The Eclipse Cross does have all of the features you expect in the modern day compact crossover. Meaning a color multi-information display, steering wheel controls, naturally a backup camera, plus automatic climate; they’re all standard. 

Our mid-level SE was outfitted quite nicely, similar to many brand’s top trim levels; and adds a host of comfort and convenience features like heated seats, push button start, and Mitsubishi Connect.  

Unexpected features for this class like head-up display and multi-view camera are also available. Our SE also added advanced safety features like Blind Spot Warning and Rear Cross Traffic alert.

The 7-inch infotainment screen shoots out of the dash, and is controlled by a square touchpad controller on the console. There’s a definite learning curve to figure it out, and even once you do, it can be frustrating. 

The Eclipse Cross launches a new Mitsubishi Connect subscription service that, in addition to the usual safety notifications, gives you remote access to your car with a cell phone app; allowing you to unlock the doors, change vehicle settings, and even set parental controls.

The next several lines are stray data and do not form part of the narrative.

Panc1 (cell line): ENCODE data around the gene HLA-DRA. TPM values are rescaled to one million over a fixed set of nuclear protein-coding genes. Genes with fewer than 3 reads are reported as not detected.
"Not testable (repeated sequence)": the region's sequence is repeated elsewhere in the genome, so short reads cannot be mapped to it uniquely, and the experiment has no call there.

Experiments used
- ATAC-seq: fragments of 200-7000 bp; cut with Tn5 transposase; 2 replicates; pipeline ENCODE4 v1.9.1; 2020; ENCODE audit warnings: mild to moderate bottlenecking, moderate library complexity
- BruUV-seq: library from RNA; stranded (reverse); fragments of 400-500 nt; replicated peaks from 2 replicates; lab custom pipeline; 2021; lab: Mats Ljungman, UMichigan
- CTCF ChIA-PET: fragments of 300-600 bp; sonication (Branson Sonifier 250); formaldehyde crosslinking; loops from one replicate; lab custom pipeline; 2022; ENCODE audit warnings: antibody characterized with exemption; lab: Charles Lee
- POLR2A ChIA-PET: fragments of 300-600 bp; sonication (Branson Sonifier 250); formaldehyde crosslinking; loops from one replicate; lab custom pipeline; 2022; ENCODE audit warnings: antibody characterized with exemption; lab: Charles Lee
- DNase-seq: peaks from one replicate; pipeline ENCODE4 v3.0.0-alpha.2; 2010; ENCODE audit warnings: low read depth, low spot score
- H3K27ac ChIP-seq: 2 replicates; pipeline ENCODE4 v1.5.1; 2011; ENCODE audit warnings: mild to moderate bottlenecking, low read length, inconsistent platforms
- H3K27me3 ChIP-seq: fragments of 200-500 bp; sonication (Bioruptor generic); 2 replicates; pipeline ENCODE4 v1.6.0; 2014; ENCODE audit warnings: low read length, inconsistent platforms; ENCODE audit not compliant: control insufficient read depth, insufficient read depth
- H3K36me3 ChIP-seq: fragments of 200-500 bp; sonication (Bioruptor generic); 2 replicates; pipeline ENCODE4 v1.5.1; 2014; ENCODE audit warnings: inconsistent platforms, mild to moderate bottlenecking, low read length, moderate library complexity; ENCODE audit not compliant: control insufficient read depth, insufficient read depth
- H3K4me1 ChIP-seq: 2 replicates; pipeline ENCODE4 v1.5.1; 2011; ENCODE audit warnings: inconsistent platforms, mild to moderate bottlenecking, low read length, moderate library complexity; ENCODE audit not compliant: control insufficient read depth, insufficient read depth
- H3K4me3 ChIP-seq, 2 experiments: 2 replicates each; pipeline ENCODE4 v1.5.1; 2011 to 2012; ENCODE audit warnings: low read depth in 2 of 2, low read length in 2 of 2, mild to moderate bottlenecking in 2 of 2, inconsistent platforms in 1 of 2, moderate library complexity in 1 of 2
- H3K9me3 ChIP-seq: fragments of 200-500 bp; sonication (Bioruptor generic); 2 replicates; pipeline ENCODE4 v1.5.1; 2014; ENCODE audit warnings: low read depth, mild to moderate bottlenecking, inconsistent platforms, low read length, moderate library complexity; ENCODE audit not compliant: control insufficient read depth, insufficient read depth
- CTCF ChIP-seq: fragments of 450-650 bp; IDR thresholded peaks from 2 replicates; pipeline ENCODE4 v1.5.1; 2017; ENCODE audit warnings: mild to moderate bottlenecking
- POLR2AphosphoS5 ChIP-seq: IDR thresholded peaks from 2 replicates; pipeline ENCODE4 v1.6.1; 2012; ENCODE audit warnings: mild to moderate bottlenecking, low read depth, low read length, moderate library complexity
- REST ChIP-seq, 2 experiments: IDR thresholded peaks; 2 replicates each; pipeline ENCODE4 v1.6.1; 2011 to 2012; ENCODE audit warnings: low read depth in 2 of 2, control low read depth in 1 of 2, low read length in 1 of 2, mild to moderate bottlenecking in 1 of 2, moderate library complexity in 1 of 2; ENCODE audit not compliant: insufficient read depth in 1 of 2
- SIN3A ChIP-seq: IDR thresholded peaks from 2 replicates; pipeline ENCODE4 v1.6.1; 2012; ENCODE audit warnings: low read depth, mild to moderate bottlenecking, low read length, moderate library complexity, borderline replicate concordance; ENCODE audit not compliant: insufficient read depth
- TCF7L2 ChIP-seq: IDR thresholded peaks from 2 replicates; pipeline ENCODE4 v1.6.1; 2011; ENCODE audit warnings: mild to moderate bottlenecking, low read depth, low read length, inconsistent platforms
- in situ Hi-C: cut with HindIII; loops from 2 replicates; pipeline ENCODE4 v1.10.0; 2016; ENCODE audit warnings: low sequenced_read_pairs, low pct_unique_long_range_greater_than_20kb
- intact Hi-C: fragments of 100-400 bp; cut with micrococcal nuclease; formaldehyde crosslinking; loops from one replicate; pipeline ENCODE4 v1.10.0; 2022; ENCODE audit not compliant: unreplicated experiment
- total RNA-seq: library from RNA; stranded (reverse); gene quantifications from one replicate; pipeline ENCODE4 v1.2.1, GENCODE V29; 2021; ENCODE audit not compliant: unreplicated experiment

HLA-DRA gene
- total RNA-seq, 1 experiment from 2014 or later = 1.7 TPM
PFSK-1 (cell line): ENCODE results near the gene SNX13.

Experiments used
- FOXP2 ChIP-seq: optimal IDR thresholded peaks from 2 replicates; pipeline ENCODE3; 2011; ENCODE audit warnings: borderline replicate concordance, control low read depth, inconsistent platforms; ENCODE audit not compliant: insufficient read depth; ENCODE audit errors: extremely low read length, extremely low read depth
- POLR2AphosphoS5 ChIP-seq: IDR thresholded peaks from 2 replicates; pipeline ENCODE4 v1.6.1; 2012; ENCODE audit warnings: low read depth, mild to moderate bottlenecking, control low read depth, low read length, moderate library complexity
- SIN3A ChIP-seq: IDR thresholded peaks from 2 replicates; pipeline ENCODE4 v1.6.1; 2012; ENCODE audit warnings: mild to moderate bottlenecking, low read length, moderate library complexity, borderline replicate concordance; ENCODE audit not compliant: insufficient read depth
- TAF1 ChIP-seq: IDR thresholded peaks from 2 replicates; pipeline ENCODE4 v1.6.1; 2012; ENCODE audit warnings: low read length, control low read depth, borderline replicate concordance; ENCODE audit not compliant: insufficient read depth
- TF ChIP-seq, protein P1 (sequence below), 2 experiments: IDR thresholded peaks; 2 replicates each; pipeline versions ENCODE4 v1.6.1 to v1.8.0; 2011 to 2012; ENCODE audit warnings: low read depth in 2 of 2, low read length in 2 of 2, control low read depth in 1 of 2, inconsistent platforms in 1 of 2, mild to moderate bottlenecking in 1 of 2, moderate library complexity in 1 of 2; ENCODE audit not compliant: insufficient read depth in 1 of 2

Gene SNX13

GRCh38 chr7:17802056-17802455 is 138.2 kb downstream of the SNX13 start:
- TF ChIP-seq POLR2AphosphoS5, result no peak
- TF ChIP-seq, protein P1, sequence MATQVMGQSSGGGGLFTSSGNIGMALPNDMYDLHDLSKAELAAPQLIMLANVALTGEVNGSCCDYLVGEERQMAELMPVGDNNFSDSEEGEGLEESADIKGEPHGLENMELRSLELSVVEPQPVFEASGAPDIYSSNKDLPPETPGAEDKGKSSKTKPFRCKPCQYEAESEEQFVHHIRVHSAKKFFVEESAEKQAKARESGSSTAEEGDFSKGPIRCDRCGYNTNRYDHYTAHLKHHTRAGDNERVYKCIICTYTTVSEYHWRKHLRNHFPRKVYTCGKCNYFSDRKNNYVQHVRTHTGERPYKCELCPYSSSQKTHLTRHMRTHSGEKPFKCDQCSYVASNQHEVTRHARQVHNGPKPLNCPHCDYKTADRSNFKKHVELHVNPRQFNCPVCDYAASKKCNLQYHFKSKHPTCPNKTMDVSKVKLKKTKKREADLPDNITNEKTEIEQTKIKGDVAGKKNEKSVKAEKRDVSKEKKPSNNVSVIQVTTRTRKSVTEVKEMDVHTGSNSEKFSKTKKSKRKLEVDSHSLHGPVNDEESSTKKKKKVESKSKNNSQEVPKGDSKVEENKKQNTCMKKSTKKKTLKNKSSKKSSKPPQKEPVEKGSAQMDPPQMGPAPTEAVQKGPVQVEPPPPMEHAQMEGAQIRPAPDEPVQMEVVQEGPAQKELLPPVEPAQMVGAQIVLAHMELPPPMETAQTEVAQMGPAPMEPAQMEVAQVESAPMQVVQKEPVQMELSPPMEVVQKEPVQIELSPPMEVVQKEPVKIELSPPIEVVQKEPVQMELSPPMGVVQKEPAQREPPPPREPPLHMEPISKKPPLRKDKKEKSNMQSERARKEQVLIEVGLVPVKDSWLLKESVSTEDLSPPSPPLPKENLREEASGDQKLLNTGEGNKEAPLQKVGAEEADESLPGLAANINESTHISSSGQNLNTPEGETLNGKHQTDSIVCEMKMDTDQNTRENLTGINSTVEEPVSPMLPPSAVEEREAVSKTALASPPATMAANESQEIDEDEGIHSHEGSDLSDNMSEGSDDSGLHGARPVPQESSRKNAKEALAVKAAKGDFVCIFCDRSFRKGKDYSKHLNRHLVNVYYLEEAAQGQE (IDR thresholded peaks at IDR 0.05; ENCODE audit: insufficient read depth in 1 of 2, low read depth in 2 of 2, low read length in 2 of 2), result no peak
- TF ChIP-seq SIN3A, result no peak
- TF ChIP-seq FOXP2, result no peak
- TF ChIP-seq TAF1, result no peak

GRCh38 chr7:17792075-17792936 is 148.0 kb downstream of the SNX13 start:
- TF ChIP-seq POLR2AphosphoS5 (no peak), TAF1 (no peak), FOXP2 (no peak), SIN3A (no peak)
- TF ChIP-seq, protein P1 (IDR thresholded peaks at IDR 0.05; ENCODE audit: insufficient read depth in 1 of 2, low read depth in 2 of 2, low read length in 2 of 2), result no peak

Seats are sufficiently comfortable, and the general pleasantness of the interior has you wanting to spend plenty of time in the cabin.

The exterior is among its best features; being rather dramatic looking for this usually appliance-like segment. 

The front bares a strong resemblance to the Outlander family, and in profile the appearance favors a wedge, but yet a bit more coupish and sporty than most compact crossover rivals. 

The rear is tall, with a split-glass hatch that brings to mind the Pontiac Aztec and the original Honda Insight. While you do see more outside, the split is quite distracting through the rear view mirror. 

Under the hatch, is a good 22.6 cubic-ft. of cargo space; expanding to 48.9 cubic-ft. with rear seats folded. 

All-wheel-drive Eclipse Cross’ have Government Fuel Economy Ratings of 25-City, 26-Highway, and 25-Combined, which we matched almost perfectly with an average of 24.9 miles-per-gallon. Earning an average Energy Impact Score, with the use of 13.2-barrels of oil yearly while emitting 5.7-tons of CO2.